A patient with a ruptured left sylvian fissure arteriovenous malformation (AVM) treated with primary transvenous Onyx embolization, and angiographically cured, is reported. The patient presented with a large intraparenchymal subopercular hematoma and there was angiographic demonstration of a pseudoaneurysm and single draining vein. Trans-arterial approaches were unsuccessful because of the en-passage nature of feeding arteries and hence a transvenous approach was used to embolize the pseudoaneurysm with Onyx. Follow-up angiography at 1 month revealed durable angiographic cure of the AVM. Our case illustrates that in patients with ruptured AVM secondary to pseudoaneurysm and single draining vein, transvenous treatment can be utilized to achieve occlusion of the pseudoaneurysm resulting in AVM cure. To our knowledge, this is the first description of a transvenous approach for endovascular therapy of AVM.
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Endovascular therapy of brain arteriovenous malformation (AVM) is most commonly used in reducing the size of an AVM prior to surgical resection, or is used in conjunction with radiosurgery, and in some cases may lead to primary AVM cure.1–3 Another application of endovascular AVM therapy is to minimize AVM bleeding risk by occluding and protecting vascular features commonly associated with AVM rupture, such as intranidal aneurysms and pseudoaneurysms. The latter approach is especially relevant in patients presenting with ruptured AVMs. Traditionally, a trans-arterial approach has been utilized to embolize the AVM nidus. However, in the presence of indirect feeders or extreme vessel tortuosity, an arterial approach may not always be possible.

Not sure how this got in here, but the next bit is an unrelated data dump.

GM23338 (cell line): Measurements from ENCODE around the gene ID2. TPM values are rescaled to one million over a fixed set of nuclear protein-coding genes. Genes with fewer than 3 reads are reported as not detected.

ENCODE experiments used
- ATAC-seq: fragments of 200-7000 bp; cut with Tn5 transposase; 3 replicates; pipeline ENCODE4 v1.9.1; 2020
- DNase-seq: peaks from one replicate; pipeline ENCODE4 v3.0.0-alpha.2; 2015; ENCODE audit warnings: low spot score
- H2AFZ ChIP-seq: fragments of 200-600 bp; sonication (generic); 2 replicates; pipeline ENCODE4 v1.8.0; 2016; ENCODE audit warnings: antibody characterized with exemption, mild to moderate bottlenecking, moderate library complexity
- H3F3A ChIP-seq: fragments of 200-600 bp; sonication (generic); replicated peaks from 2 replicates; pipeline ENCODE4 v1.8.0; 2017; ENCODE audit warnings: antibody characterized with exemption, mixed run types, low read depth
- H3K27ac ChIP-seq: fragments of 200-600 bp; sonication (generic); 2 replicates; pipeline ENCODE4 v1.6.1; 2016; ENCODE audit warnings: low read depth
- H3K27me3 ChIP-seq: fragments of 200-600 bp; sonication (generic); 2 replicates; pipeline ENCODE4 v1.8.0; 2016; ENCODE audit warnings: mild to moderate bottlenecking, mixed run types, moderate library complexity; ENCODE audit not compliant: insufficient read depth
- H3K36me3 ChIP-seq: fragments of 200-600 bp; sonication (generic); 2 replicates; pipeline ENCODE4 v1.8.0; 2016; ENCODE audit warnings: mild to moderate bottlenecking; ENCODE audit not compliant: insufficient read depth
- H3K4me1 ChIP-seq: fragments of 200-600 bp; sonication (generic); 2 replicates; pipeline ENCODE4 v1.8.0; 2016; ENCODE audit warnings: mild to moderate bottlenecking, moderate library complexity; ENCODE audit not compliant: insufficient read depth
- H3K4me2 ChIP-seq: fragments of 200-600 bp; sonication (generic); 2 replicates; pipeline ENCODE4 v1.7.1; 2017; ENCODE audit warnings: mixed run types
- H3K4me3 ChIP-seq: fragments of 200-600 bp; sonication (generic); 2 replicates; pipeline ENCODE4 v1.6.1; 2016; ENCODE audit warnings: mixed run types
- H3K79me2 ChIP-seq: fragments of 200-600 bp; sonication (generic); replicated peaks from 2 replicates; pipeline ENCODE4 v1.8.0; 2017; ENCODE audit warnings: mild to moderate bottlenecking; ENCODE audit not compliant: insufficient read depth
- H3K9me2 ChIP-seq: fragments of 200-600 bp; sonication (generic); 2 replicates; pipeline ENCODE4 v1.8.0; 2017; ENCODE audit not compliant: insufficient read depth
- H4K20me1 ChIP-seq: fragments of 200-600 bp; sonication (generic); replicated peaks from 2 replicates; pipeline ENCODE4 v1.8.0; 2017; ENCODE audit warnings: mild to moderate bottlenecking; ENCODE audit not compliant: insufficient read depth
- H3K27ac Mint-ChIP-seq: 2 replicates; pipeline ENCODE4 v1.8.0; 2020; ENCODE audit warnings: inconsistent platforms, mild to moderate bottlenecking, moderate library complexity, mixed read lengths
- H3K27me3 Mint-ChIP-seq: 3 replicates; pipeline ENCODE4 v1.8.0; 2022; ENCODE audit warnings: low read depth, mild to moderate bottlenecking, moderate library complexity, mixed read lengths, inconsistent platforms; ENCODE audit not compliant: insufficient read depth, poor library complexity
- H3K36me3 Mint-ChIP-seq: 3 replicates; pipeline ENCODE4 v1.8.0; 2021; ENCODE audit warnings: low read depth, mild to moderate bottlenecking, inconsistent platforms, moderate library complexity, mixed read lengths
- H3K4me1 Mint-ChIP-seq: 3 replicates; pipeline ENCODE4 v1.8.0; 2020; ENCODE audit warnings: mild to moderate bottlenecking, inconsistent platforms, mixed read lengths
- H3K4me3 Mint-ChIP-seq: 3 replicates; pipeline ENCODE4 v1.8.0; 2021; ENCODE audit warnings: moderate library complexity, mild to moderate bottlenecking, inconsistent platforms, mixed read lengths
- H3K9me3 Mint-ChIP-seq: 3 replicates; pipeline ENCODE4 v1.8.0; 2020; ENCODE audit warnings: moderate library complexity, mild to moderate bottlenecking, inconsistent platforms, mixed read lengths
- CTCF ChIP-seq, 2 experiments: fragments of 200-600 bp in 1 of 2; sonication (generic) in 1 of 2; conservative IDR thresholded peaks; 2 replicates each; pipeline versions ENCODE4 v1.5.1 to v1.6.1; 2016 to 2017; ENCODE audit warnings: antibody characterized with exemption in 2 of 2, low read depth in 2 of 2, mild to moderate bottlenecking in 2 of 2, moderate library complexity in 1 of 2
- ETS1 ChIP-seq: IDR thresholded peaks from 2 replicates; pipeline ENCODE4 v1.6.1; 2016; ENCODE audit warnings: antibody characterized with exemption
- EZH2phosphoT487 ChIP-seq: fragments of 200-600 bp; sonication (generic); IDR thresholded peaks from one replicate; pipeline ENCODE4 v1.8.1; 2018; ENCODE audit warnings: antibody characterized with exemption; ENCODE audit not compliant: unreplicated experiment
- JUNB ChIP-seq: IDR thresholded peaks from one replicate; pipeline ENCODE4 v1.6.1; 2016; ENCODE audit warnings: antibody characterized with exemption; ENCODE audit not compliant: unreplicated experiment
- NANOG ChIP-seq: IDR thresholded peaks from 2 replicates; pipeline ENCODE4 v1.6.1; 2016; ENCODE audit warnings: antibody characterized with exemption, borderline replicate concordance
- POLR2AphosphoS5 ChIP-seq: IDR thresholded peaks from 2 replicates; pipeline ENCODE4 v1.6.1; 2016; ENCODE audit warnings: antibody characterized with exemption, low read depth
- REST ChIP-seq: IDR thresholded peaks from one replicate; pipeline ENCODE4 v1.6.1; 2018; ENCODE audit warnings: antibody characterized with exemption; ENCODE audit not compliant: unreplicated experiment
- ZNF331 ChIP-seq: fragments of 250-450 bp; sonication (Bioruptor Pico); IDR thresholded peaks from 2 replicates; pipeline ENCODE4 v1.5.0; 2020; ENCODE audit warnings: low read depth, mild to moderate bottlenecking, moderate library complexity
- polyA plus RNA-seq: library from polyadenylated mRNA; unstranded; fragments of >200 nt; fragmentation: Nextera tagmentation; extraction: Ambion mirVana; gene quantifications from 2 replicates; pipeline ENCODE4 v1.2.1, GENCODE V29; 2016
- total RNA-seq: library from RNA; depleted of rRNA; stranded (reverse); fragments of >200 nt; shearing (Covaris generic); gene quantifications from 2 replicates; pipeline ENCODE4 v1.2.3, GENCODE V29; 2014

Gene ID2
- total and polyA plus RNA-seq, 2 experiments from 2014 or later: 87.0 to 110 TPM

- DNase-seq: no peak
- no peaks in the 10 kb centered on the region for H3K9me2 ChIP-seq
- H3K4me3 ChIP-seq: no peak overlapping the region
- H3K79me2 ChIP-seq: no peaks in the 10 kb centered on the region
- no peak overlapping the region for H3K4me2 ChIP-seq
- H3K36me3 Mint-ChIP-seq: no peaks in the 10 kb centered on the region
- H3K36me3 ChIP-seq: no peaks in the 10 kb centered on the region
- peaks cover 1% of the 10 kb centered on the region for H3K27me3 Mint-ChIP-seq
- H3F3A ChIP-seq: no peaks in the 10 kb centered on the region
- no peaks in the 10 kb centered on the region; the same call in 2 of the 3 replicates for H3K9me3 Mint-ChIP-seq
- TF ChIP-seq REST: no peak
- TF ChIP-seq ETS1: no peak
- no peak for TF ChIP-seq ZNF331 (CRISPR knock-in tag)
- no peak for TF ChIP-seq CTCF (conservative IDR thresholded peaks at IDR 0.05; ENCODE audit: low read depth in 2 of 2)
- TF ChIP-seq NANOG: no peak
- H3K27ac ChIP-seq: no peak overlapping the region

We describe successful transvenous embolization and angiographic cure of a ruptured AVM following an unsuccessful attempt at trans-arterial cannulation, and we discuss the strategy behind this approach. To our knowledge, this is the first report of transvenous embolization for brain AVM for primary treatment.
History and examination
A patient in their 50s developed new onset of global aphasia and right hemiplegia. Unenhanced head CT showed a left infraopercular frontoparietal parenchymal hematoma measuring 6 cm×3 cm×3 cm (figure 1). Angiography confirmed a left sylvian fissure Spetzler Martin grade 2 AVM (1 point for size, 1 point for eloquent location), with moderately brisk flow characteristics. There was an indirect arterial supply via en-passage vessels and a small AVM nidus, measuring less than 1 cm in maximum diameter. A dilated saccular pouch immediately proximal to the draining vein represented a pseudoaneurysm or venous varix; the vein drained into a small Vein of Labbe which subsequently drained into the left transverse sinus (figure 2A,B).